The attorneys who made the original complaint against Halunen with OLPR suggest in a brief filed with the Minnesota Supreme Court, that OLPR only scratched the surface, and may have curated the evidence to fit a negotiated agreement.

In an appeal brief filed on October 26, attorney Matthew Pelikan writes:

"The record also contains significant evidence of unethical conduct that is not found in the Stipulation, including allegations that Respondent (Halunen) provided illegal narcotics to firm employees (who understood that accepting narcotics from Respondent was important to preserve their positions at the firm) and routinely provided alcohol to underage persons."

No allegations of drug use are contained in Halunen's stipulated agreement with OLPR.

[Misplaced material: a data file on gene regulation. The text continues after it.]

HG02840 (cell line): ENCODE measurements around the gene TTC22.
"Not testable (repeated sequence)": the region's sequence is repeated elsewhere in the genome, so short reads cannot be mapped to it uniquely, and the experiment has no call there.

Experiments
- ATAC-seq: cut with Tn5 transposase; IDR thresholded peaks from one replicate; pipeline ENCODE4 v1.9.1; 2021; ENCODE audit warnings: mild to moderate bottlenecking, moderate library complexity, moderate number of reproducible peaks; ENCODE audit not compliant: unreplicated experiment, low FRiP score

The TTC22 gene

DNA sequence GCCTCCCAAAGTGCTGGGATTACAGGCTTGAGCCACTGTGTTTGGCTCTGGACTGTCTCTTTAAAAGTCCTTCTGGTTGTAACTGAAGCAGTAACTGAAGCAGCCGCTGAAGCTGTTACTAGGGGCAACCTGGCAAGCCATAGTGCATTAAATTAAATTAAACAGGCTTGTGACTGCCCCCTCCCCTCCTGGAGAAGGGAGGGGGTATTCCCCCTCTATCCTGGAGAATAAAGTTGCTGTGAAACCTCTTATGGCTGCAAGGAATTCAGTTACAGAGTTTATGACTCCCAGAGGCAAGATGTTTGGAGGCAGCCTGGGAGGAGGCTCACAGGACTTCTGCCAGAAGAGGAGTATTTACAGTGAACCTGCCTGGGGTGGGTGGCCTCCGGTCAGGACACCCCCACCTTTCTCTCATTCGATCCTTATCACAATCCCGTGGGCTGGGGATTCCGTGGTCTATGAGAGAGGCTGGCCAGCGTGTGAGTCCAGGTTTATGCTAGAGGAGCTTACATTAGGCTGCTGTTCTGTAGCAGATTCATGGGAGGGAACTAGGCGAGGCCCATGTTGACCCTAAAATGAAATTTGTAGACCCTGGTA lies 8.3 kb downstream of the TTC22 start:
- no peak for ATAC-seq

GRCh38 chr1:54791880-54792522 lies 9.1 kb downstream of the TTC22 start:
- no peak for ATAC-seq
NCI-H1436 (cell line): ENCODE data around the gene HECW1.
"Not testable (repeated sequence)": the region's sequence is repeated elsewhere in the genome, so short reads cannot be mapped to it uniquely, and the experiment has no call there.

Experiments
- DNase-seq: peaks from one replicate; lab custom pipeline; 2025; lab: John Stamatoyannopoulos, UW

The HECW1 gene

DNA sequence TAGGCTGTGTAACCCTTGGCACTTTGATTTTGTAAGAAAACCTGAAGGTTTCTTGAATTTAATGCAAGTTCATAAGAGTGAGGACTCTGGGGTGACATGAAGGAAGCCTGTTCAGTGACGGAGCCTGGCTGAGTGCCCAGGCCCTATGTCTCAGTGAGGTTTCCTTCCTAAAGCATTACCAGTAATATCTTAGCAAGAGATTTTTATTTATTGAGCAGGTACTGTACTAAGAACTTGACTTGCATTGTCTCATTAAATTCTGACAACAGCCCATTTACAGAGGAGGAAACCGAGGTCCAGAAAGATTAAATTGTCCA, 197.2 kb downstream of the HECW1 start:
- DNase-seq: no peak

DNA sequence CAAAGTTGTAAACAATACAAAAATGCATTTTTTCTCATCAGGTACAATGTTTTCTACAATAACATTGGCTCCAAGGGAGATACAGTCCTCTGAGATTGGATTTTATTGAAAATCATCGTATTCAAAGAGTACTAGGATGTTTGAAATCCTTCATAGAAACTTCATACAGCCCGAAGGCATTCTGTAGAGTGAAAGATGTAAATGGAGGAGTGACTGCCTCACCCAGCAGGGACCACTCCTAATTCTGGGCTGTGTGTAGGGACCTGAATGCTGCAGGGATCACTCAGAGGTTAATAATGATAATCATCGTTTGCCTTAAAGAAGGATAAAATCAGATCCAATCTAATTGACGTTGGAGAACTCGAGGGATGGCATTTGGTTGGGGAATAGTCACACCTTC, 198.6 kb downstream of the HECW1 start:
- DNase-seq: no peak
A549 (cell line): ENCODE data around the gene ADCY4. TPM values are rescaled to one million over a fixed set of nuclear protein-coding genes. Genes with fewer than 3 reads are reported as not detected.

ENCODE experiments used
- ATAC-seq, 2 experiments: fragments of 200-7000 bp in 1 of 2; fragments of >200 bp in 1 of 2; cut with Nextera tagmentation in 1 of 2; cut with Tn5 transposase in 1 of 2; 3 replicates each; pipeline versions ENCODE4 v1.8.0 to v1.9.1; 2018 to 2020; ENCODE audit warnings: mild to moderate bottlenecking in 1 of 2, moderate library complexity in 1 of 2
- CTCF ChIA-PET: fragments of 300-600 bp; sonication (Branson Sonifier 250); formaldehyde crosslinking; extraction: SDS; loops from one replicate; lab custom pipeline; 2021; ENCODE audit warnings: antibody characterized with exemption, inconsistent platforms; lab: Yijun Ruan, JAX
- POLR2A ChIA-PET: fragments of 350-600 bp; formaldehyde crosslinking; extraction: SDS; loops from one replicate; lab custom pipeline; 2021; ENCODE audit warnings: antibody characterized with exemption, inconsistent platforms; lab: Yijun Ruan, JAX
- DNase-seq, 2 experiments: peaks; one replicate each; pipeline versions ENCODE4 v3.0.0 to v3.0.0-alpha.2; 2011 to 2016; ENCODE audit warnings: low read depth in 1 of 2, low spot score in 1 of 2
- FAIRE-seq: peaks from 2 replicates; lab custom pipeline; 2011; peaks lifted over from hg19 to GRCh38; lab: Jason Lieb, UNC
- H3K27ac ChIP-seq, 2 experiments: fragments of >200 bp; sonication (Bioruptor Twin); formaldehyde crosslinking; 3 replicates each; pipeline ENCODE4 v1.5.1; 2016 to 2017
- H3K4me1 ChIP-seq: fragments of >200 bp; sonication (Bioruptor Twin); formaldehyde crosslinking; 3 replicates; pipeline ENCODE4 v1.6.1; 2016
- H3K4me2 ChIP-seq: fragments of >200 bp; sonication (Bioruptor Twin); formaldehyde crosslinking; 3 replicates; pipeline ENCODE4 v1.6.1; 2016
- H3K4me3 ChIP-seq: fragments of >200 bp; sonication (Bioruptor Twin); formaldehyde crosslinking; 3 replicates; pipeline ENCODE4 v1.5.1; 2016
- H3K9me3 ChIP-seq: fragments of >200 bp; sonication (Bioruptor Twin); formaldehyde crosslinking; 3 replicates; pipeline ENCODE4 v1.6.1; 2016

Pelikan, who is representing the two victims, D.S. and T.G., claims to have incriminating evidence Humiston refuses to consider.

Pelikan writes that attorneys have asked OLPR’s director, Susan Humiston "to subpoena them for a complete record. For reasons only known to the Director, she has refused to do so."

FOX 9 has spoken on background with two other Twin Cities attorneys who represent other men prepared to accuse Halunen of sexual harassment.

‘Vanishingly small’?

In a memorandum attached to the stipulated agreement, OLPR director Humiston writes that Halunen began treatment with a psychologist and marriage counselor and was "diagnosed with and initiated treatment for an undisclosed condition."

Humiston writes that Halunen’s treating psychologist concludes there is "a vanishingly small, virtually no, probability of recurrence of the behavior."

But Pelikan’s brief with the Minnesota Supreme Court disputes that characterization and says Halunen lied and tried to undermine witnesses, obstructed the OLPR investigation, and has "lied to OLPR about the proposed scope of mitigating conduct."